But in Nepal you can ask people, everybody is nice, nobody wants to rip you off and everybody tries to help. So we put on our rain jackets, and started walking. The first hotel we saw we asked for a room, and thank god, it was a good one! Cheap and amazing! Shower (cold obviously but still a shower! Not a bucket! A real shower), a toilet where you could sit on, and those two beds, ahhh, paradise. So we showered and fell asleep!
The right travel buddy
After this ordeal I really realized just how important it is that I am traveling with Yassin. I mean it was the toughest journey of my life. Usually after a 6 hour drive to berlin, or 8 hours to Munich I feel exhausted, or at least tired. This time 51 hours bus ride, plus one shitty night in the worst hotel ever! But no complaints, to be honest we enjoyed it! David, hope you are ready for some serious busriding! Although to be honest in no other country or place we are going to you have to travel these distances. But now the bad news. Yassin didn’t take it too well. Although we slept this morning and we have a nice room, he feels kind of ill. He stayed in all day and just needs to rest.
The beauty on the lake
I feel ok. Actually, I feel great. I am in one of the nicest places I have ever been to. About Pokhara: it has 200 000 inhabitants, but I don’t know where they are. This place is quieter than the smallest village in India. Nepalese people smile at you, help you, start talking to you. Pokhara is 900m above sea level, but from here you can see 4 of the highest mountains of the planet. Annapurna (number 1 to 5, but only 1 is more than 8000m, the others “only” 7500), Dhaulagiri and other two 8000m or higher mountains, but I can’t remember them now. Unfortunately its monsoon season and very difficult to see them and I haven’t so far, but I have seen pictures, and when the sky will clear up it will be breath-taking.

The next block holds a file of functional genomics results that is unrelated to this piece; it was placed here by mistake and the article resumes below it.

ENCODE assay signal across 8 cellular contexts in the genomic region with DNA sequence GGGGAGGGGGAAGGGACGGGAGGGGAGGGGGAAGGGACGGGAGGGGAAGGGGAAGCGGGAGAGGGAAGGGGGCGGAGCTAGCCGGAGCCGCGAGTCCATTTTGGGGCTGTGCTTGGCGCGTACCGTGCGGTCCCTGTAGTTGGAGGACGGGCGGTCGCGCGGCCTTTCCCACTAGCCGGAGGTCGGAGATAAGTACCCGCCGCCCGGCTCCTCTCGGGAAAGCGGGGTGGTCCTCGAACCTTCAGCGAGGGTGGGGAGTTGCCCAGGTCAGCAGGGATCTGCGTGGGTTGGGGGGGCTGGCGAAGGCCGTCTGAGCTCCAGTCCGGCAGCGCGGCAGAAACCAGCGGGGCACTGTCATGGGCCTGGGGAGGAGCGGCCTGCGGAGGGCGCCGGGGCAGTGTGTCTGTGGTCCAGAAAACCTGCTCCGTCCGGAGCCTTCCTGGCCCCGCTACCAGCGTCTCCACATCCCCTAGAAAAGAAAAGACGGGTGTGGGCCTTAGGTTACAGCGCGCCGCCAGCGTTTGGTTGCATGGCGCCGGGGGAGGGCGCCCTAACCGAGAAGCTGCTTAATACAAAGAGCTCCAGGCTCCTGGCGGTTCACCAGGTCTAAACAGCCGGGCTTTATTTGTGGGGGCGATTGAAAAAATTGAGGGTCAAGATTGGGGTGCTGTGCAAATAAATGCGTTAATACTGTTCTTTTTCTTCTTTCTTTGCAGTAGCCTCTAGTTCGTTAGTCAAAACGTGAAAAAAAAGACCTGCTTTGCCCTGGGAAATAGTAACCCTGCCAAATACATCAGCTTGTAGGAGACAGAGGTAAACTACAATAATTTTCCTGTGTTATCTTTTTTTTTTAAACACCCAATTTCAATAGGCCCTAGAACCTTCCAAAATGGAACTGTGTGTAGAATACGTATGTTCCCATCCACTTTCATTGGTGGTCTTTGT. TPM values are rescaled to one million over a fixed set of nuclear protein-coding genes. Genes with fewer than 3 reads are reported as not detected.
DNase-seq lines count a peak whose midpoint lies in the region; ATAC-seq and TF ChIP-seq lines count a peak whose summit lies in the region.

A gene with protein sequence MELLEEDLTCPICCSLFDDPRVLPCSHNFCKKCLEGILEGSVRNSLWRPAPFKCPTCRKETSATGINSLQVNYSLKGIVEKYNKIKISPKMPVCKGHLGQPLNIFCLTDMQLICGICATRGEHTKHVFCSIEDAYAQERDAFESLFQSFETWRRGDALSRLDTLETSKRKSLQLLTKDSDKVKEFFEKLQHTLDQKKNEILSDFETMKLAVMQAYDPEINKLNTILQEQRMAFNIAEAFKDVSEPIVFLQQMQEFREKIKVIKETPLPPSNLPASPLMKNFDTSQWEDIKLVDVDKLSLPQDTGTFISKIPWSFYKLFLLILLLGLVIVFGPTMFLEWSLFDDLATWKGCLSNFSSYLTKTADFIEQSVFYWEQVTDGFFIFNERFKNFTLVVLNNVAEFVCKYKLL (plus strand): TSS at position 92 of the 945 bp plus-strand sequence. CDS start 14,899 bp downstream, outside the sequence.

With Yassin in bed and sleeping what should I do? I went out and saw that you can rent bicycles for 1 euro a day: deal! Pokhara has a lake, and the lake is just so beautiful; I took the bike and just started cycling along the coast, passing small villages, no tourists, just farmers trying to work on their rice fields with huge bulls, no machinery. Pokhara lies at an idyllic lake, with huge mountains coming right out of it, rice fields and jungle. The road was pure mud, but with my “amazing” bike it wasn’t a challenge. At one point I was riding through a rice field when this little boy comes up to me, and asked me where I am from, blabla. Then he asked me if I wanted him to show me around, I told him sure and he hopped on my bike. So I spent the day with 14 year old Prakash and drove around rice fields, jungle and the city with my highly experienced tour guide. He is the youngest son of a rice farmer family but gets a good education (I think like most urban Nepalese) and knows English quite well. He showed me a waterfall, where the water of the lake precipitates 100 m into the ground, then a holy Shiva cave, then a canyon, which was breath-taking. I invited him for lunch and drove him home. Really nice kid. After my city tour I chilled on the lakeside, watching the sunset from a hammock and nipping on a masala tea.
We are going to spend some days here as it’s just amazing, and I hope Yassin feels alright tomorrow so we can check out all the surrounding places. We are also planning to go trekking for 10 days in the Himalayas but don’t know exactly where yet. Ah and the most important bit: I am not a vegetarian anymore!!!!! Yeay! Nepalese are Hindus, but they eat meat and drink lots!!!